This is first step in caffeine metabolism and accountsfor approximately 75–80 percent of the process (Arnaud, 1993). Being the chiefmetabolite in humans, paraxanthine is found to have a plasma concentration tentimes higher than those of theophylline and theobromine. Eight to ten hoursafter ingestion, paraxanthine levels in plasma exceed caffeine levels, ascaffeine is cleared more rapidly than paraxanthine (Arnaud, 1993). During thesecond and third trimesters of pregnancy, there is decreased rate of maternalelimination of caffeine, due to changes in progesterone and estrogen levels, withthe half-life of caffeine changing from 5.
3 hours to 18.1 hours (Aldridge,1981). Maternal clearance of caffeine during pregnancy can be further influencedby other factors including age, disease, and personal habits such as smokingand long-term use of oral contraceptives prior to becoming pregnant. Thesefactors may result in prolonged maternal and fetal exposure to caffeine. Withina few weeks after giving birth, the maternal rate of caffeine eliminationreturns to original levels (Aldrige, 1981). MethodsCritical analysis of peer reviewed journal articles andoriginal clinical research papers was used to write this review. The articlesand papers from which the research was gathered were obtained with access toonline publications through the Touro college library.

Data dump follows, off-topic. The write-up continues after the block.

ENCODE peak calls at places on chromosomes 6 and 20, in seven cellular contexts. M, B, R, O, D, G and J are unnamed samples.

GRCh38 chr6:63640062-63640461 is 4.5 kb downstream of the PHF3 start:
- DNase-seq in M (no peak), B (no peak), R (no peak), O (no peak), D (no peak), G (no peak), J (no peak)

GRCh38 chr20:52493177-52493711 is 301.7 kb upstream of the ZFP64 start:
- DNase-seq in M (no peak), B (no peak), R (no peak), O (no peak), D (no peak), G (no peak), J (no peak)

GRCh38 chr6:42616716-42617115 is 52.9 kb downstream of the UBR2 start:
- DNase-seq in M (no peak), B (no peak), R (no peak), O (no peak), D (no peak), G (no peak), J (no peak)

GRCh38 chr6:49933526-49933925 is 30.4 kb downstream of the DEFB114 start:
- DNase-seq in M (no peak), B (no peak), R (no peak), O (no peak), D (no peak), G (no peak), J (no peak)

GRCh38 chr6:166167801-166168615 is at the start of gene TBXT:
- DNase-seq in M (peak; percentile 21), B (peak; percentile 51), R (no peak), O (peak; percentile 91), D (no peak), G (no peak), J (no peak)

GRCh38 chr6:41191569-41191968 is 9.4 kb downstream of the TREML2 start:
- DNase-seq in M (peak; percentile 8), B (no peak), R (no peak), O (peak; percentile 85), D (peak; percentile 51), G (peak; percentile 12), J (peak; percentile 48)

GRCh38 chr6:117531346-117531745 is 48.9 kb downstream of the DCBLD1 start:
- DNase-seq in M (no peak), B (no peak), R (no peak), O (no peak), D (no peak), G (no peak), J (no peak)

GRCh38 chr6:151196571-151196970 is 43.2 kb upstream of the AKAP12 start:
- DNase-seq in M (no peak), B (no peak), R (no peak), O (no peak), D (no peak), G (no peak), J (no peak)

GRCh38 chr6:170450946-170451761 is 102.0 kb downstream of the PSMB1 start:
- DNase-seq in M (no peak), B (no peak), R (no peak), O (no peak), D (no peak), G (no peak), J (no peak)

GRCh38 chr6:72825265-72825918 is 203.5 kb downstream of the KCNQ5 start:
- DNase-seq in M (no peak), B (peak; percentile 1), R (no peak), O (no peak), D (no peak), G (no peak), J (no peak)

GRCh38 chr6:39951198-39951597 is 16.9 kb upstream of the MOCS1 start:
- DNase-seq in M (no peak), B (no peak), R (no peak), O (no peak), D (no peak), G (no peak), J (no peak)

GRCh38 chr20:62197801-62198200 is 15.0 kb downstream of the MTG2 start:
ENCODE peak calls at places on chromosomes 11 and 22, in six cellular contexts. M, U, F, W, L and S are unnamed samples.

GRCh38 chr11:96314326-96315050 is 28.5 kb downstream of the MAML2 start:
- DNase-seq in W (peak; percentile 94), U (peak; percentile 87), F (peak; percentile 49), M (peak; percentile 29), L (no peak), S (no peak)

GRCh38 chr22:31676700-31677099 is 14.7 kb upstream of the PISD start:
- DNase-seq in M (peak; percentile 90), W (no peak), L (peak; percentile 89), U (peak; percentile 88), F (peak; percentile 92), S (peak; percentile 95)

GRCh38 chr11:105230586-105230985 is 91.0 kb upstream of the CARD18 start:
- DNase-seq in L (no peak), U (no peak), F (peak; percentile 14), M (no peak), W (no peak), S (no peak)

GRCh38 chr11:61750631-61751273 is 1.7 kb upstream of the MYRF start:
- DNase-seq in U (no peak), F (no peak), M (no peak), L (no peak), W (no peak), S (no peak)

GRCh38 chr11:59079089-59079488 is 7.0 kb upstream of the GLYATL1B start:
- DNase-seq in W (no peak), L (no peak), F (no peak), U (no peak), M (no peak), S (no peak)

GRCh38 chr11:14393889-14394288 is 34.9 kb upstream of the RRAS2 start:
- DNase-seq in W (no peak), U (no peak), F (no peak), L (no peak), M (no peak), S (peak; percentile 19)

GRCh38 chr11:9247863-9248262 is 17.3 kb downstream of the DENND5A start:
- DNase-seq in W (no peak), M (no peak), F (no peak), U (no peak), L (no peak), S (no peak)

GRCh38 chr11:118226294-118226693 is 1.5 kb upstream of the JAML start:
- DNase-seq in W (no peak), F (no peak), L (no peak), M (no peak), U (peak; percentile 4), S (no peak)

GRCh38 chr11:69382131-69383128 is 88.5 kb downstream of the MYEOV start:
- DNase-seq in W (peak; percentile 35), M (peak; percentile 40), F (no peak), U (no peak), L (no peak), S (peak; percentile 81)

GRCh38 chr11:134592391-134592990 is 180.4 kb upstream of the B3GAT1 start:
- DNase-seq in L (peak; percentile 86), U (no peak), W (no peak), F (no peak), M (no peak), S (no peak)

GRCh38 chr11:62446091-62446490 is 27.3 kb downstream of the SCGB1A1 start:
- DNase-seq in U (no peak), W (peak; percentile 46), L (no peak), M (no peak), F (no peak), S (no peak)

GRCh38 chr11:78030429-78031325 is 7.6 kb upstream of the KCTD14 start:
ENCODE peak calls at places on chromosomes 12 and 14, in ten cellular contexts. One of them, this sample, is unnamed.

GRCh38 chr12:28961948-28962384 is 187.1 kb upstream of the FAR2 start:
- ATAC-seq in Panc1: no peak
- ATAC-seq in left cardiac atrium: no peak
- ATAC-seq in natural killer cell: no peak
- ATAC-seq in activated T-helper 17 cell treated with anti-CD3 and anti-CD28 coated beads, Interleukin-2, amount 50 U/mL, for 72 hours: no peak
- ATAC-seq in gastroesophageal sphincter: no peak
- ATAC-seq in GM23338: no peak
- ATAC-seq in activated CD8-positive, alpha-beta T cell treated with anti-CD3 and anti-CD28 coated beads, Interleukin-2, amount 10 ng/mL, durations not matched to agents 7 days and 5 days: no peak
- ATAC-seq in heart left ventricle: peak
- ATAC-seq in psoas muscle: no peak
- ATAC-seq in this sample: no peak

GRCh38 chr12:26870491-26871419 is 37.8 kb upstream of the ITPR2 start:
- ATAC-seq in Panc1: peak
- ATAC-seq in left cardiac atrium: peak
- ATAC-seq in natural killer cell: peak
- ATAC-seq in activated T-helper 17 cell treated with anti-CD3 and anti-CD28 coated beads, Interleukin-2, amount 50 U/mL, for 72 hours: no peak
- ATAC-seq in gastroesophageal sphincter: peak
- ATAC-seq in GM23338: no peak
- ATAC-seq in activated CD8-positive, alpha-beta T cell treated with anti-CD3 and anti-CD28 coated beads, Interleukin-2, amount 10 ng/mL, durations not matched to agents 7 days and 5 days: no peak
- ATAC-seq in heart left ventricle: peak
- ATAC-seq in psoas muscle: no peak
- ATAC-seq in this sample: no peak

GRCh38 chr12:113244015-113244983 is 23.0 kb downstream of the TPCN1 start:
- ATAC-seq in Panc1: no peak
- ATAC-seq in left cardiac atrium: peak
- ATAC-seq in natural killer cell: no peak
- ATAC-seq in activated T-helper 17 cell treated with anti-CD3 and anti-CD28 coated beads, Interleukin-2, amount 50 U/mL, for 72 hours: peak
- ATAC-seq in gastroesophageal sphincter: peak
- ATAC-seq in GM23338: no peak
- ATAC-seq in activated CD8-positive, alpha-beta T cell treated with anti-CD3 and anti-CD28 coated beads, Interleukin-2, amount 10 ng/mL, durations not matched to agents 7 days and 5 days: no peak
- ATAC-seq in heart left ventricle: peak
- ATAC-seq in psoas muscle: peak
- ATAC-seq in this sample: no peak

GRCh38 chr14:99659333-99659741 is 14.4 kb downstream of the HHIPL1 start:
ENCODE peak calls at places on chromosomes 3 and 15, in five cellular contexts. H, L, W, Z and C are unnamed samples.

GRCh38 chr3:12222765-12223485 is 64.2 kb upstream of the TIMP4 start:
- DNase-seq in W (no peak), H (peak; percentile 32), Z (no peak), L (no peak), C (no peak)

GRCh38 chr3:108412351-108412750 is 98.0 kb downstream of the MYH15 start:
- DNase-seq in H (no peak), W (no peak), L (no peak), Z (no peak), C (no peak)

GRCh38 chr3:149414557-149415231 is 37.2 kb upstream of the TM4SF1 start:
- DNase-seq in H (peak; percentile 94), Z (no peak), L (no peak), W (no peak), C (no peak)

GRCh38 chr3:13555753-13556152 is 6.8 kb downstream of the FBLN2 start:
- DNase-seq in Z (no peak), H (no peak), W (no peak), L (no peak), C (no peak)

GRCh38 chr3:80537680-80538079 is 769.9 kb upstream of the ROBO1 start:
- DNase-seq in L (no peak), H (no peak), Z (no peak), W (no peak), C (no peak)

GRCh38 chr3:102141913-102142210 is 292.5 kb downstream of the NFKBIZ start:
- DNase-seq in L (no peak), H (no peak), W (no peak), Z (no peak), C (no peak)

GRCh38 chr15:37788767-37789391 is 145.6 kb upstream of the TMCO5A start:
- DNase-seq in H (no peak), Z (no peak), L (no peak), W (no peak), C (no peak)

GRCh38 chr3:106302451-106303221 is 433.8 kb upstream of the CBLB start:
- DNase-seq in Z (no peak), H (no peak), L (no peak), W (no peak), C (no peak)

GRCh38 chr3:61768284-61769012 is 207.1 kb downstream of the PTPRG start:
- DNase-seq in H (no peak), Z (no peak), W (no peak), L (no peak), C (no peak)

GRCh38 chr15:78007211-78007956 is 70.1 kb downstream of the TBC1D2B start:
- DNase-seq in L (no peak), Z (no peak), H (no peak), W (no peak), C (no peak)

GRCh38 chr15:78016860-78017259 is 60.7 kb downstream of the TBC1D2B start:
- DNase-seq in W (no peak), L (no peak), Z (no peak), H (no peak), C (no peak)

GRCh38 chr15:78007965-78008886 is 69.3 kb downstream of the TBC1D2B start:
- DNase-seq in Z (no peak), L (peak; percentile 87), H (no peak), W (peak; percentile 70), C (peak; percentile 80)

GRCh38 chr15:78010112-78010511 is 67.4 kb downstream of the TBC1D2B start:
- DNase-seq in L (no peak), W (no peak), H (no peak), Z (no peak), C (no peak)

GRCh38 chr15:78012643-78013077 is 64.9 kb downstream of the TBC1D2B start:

Additional referenceswere obtained through Pubmed and Google Scholar. Caffeineand Pregnancy Outcome Variables There areseveral clinical measures of adverse pregnancy outcome, which include lowinfant birth weight, premature labor and delivery, spontaneous abortion, andcongenital malformations. Effects of CaffeineConsumption on Birth Weight A low birth weight (LBW)infant is one who weighs less than 2,500 g (5 lbs, 8 oz) at birth. Low birthweight can be caused by a shortened gestational period, also known asprematurity, or the result of intrauterine growth retardation (IUGR), whichresults in a small for gestational age (SGA) infant. Intrauterine growthretardation is classified as less than the 10th percentile of birth weight forgestational age in comparison to an external standard of birth weight forgestational age, adjusted for gender and ethnicity, that was developed from all1999 singleton births in the United States, and updated in 2014 (Talge, 2014).